Horror in Newtown
17 December 2012
The horrific massacre at a school in the small town of Newtown, Connecticut has sickened the entire country. Twenty-eight people lie dead, including twenty children between the ages of six and seven, who were shot multiple times. Six adults were also killed in Friday’s shooting spree before the gunman, Adam Lanza, took his own life. Earlier that morning, he shot and killed his mother.
The inhumanity of the crime is deeply unsettling. Beyond the individual motivations of the killer, the shooting at Newtown lays bare a brutality that pervades American society.
Friday’s mass killing is the latest in a long series of such incidents. The United States has historically seen repeated outbursts of violence. Yet the past two decades have been unusual, even by American standards. The frequency and scale of mass killings point to an underlying cause.
Among the most significant events have been the Oklahoma City bombing in 1995 (168 killed, including 19 children); the Columbine, Colorado massacre in 1999 (14 dead); and the Virginia Tech massacre in 2007 (34 dead). This year alone has seen massacres at a movie theater in Aurora, Colorado (12 dead and 58 injured); a Sikh Temple in Oak Creek, Wisconsin (6 dead); a sign business in Minneapolis, Minnesota (6 dead); a spa in Brookfield, Wisconsin (3 dead); and a mall six days ago in Portland, Oregon (3 dead).
The response of the American media and the political establishment to the latest shooting traces a well-worn path. There are the banal declarations of the incomprehensibility and senselessness of “evil.” To the extent any broader response is offered, it is focused on the need for a “national conversation” on gun control and empty promises to do more to address mental health (made by politicians doing their best to slash health care programs to the bone).
The American ruling class has lost the capacity for self-examination. It knows that any serious analysis of the roots of this and other tragedies points back to itself and the society it dominates.
The speech by President Obama at a memorial service in Newtown Sunday night was typical—a combination of stock phrases, play acting and invocations of religion. It would have been better if he said nothing, as he had nothing intelligent to say.
The ceremony was an exercise in religious obscurantism, in which the parents of the murdered children were told not to grieve or lose heart, for their sons and daughters were in heaven.
“God has called them all home,” Obama declared in concluding his speech. Such statements are not only insensitive to the families of those killed, they are insulting to the intelligence of the American people. One can understand a turn to religion as a source of solace by those who experience such unspeakable tragedy. In the hands of the state, however, it is a means of obfuscation to cover up the social and political roots of such events.
If the politicians insist on invoking religion, they would do better to ask themselves how Lincoln might have responded. In describing the carnage of the revolutionary war he led, the sixteenth president said that if God willed that “every drop of blood drawn with the lash shall be paid by another drawn with the sword,” then “the judgments of the Lord are righteous altogether.”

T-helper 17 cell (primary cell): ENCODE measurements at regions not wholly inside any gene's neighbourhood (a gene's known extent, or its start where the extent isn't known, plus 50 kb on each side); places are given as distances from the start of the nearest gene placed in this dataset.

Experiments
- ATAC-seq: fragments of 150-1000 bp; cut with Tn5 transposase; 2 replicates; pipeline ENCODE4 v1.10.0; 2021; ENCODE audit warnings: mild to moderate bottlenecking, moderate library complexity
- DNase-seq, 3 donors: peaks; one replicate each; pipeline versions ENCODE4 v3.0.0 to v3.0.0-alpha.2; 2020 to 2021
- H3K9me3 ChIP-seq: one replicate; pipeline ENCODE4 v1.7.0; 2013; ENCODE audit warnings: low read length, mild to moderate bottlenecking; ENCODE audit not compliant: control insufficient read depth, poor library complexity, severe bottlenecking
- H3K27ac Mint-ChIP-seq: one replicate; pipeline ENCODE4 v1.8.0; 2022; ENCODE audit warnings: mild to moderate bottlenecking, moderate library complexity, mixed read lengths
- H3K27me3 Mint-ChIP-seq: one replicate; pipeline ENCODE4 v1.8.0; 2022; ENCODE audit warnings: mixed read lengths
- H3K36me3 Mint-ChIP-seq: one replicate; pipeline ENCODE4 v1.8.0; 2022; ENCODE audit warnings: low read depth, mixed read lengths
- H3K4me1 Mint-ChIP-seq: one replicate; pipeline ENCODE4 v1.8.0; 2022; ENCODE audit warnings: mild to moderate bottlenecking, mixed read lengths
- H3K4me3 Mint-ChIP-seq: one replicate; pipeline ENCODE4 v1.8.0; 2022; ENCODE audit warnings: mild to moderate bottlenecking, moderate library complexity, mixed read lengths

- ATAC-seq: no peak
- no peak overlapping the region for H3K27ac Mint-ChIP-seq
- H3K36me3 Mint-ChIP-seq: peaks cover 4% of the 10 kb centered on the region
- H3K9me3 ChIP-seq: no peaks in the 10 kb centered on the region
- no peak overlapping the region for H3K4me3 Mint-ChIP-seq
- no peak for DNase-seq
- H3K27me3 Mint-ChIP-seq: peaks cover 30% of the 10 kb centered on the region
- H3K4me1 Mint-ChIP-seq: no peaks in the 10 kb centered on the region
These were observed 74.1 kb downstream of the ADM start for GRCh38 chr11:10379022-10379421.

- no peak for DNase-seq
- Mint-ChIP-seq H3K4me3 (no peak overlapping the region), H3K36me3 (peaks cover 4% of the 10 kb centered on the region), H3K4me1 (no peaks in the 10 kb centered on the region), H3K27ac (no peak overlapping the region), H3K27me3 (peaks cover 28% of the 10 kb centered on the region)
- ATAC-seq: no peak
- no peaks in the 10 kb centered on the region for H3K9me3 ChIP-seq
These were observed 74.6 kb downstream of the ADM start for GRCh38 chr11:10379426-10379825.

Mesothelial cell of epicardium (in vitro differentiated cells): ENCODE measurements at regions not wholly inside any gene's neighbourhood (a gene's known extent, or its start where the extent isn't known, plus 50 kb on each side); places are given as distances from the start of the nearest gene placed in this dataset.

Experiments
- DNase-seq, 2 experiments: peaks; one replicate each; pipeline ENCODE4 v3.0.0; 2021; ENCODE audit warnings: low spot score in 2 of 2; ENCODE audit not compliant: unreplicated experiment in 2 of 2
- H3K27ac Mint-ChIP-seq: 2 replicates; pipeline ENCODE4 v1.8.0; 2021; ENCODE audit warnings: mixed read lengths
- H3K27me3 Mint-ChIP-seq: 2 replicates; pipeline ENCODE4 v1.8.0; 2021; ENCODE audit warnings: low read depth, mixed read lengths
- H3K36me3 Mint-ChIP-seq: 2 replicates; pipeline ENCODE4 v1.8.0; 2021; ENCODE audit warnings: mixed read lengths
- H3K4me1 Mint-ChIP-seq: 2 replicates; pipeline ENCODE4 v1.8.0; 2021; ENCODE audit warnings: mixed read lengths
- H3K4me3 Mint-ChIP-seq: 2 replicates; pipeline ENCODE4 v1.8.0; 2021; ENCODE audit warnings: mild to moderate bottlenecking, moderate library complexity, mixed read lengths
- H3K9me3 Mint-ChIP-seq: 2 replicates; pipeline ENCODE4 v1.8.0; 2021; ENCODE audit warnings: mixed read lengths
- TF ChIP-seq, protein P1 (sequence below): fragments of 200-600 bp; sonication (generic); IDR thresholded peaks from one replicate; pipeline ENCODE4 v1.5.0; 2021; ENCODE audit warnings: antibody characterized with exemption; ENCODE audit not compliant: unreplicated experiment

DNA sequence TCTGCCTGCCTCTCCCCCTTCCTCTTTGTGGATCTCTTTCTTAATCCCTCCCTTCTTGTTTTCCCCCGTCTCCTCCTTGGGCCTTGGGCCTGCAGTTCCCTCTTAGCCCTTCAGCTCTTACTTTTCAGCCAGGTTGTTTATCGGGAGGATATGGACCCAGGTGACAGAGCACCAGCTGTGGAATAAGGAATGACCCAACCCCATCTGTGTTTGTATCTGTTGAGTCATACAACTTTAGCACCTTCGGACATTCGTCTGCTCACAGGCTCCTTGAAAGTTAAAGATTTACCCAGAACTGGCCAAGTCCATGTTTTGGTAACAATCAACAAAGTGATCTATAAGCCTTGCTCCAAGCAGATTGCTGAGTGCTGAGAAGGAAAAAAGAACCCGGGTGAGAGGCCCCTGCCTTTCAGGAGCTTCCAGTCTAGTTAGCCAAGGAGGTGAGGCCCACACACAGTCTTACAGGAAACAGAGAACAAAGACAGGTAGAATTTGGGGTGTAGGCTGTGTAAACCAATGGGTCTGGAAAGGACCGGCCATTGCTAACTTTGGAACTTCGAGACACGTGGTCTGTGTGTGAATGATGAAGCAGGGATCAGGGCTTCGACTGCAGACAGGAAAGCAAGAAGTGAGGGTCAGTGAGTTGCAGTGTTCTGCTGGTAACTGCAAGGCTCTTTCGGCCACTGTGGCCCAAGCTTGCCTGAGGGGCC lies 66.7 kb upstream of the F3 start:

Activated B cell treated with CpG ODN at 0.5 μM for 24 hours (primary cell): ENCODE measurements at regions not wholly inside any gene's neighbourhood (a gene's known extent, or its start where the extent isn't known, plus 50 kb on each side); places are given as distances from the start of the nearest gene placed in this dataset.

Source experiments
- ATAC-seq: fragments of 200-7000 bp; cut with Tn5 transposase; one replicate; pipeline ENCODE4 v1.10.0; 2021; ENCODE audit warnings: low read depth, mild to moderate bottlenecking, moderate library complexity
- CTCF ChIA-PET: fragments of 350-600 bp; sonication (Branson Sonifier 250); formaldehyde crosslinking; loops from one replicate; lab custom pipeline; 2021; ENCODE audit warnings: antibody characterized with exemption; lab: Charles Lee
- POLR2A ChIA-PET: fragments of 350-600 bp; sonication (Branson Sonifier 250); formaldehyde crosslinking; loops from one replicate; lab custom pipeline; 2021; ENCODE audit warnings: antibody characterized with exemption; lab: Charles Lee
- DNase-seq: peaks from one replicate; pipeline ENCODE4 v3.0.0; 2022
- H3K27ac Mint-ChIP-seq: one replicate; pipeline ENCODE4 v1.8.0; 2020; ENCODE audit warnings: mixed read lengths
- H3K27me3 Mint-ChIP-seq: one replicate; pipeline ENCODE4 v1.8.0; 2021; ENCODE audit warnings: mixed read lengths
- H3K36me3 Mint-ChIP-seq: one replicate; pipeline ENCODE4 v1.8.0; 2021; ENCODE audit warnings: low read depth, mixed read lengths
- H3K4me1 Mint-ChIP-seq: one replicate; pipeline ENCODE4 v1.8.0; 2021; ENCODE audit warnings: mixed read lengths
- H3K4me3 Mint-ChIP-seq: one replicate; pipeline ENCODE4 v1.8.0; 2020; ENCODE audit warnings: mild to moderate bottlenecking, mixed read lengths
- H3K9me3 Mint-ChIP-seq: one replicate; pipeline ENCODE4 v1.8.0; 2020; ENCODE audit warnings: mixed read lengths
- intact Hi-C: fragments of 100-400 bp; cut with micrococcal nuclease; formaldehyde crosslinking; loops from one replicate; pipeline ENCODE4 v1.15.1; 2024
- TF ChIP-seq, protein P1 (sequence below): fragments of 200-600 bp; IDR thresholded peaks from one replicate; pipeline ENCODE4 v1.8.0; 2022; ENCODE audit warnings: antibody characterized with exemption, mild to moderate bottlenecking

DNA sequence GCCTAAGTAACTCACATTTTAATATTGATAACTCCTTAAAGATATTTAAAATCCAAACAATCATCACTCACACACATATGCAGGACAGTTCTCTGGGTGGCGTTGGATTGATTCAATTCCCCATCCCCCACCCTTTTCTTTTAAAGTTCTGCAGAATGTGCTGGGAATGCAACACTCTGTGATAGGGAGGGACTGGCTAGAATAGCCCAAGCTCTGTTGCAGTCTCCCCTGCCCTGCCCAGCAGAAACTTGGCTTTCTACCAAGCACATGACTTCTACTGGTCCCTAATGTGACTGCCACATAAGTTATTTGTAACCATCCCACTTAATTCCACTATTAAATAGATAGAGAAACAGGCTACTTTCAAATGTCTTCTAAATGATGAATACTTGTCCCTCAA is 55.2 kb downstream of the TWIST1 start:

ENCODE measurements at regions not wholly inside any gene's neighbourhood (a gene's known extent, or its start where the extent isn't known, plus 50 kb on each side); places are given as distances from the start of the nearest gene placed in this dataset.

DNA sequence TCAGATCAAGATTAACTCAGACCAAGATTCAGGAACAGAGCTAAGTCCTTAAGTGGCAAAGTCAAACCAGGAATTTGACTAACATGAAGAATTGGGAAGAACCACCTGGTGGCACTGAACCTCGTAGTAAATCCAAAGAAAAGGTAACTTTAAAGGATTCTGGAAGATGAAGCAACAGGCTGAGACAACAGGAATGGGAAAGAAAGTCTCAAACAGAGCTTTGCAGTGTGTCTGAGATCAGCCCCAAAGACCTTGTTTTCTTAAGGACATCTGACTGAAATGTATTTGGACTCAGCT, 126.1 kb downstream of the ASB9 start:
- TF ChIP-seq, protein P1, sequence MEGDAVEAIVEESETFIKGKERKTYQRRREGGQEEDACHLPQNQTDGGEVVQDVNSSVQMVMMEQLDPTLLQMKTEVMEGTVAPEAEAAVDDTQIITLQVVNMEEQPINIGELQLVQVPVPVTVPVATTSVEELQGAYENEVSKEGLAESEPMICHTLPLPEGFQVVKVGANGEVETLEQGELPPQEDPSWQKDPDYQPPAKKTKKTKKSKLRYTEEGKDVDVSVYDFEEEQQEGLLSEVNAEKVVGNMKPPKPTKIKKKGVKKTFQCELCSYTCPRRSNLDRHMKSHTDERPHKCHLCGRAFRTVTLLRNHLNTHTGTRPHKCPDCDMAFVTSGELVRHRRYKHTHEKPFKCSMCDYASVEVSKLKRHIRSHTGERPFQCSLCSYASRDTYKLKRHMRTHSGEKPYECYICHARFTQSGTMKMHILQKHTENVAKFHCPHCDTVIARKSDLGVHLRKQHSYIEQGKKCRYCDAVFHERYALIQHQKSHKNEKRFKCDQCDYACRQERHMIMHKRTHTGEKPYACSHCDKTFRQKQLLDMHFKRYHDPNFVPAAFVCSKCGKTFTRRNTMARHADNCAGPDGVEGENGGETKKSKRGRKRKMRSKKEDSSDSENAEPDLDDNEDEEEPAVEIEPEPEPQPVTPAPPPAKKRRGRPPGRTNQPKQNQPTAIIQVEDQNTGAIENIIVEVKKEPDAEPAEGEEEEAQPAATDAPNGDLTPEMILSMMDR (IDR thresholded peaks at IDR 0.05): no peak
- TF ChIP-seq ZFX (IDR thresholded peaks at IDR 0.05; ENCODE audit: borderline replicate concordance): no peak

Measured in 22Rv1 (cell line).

The tragedies of this world (the Civil War), Lincoln insisted, are products of worldly crimes (slavery).
For what deeds are tragedies such as Newtown the reckoning? Far from being incomprehensible, the crime is all too comprehensible. The roots are not hard to trace: a society of unprecedented inequality, a thoroughly backward official political ideology without an ounce of progressive content, and, above all, an incredible level of violence perpetrated by the state, accompanied by the brutalization of society as a whole.
The character of the mass killings bears witness to this connection. Certain features appear with regularity: the use of military-style weapons, assailants (such as Lanza) dressed in combat fatigues, the frequent involvement of former soldiers.
The past two decades have been years of unending war. Born in 1992, the 20-year old Lanza spent most of his life during the “war on terror”—one neocolonial occupation after another, drone attacks, torture, rendition, a relentless assault on democratic rights. He could not have been unaffected by the constant efforts to promote fear and paranoia—the sense that the “enemy” is just around the corner.
Obama himself is the first US president to openly assert the right to assassinate anyone, anywhere, including US citizens. He devotes a significant portion of his time to selecting the targets of drone killings, with the full knowledge that civilians—including women and children—will be killed as a result. By conservative estimates, 3,365 people have been killed by drone strikes in Pakistan alone, including 176 children.
The government and the media praise the killings perpetrated by the US military, and soldiers sent to invade and occupy nations are venerated as “heroes.” The Navy Seals and Special Ops forces who do the murderous dirty work of the US military are glorified.
Can one seriously believe this country can inflict violence all over the world and not suffer deadly consequences at home?
In the coming days, more information will emerge shedding light on the specific motives behind this latest mass killing. By all accounts, Lanza was a deeply troubled young man. It would be impossible to commit such a crime otherwise. Yet the individual psychosis and its particular expression is, ultimately, the product of a profound social disease.
The editorial board